Issei Sagawa, the infamous Japanese cannibal who killed, raped and ate a woman’s flesh in 1981, died at the age of 73.
Sagawa, also known as the “Kobe Cannibal,” passed away of pneumonia at a hospital in Tokyo on Nov. 24. The cannibal, who then attended the University of Sorbonne in Paris as a PhD student in comparative literature, is known for admitting to shooting his Dutch classmate, Renée Hartevelt, in the neck, raping her and eating parts of her body over the course of three days.
Several days later, he confessed his crimes to police after Hartevelt’s remains were found in two suitcases in a lake at the Bois de Boulogne park.
“Nobody believes me, but my ultimate intention was to eat her, not necessarily to kill her,” Sagawa told Vice in 2009.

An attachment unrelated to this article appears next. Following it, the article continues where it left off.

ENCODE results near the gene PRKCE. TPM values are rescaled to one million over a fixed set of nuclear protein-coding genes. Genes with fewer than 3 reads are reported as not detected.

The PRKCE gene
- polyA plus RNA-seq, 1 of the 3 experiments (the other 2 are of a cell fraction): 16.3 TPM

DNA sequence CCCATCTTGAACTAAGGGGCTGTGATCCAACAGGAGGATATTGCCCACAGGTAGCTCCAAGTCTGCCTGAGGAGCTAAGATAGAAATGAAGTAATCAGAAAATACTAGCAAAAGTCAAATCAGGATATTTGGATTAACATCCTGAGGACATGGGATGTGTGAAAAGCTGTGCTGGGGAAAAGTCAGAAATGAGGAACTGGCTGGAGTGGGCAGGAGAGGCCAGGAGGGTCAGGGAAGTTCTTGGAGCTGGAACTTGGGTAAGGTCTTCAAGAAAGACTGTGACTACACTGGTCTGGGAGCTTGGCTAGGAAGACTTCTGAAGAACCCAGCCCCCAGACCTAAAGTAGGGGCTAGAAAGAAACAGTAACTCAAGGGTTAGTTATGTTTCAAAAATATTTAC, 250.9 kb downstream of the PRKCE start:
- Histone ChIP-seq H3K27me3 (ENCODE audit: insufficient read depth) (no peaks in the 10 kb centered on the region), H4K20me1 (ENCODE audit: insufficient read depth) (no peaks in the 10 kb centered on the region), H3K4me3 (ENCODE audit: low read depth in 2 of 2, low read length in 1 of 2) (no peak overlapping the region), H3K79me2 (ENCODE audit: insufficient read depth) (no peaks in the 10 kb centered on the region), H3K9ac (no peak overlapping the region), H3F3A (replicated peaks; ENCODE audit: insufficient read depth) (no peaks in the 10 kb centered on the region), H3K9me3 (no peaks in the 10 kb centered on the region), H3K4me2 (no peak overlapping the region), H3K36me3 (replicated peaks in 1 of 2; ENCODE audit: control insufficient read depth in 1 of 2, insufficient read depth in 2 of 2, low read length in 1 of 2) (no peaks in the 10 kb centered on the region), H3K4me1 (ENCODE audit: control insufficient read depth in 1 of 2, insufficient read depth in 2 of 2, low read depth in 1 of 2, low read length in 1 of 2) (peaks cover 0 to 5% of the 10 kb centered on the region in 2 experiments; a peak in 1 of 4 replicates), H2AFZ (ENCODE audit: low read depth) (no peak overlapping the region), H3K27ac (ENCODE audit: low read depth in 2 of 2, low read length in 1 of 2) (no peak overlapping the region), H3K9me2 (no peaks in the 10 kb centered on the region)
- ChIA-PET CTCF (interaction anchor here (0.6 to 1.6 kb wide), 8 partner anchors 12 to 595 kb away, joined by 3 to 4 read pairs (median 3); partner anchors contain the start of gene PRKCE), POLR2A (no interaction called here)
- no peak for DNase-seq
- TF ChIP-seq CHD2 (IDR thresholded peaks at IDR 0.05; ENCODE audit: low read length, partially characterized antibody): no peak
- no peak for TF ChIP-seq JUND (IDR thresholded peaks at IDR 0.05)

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Sagawa never served a prison sentence, as a mental evaluation in France ruled him legally insane and unfit to stand trial. He was deported to Japan, where he was sent to a psychiatric hospital. However, Japanese authorities declared him sane and said that he murdered Hartevelt out of sexual perversion.
He was able to walk free as authorities were unable to obtain sealed court documents from France.
Following his return, Sagawa became a celebrity for his notoriety. He became a writer and wrote a memoir titled “Kiri No Naka (In the Fog),” detailing his murder and cannibalism of Hartevelt.
Sagawa also starred in several pornographic films and sold paintings of naked women.
In 2017, Sagawa recounted details of the murder and his obsession with cannibalism in a documentary called “Caniba.”
According to his family, Sagawa, who had been living with his brother in Tokyo, had a stroke in 2013 and had been recovering in recent years.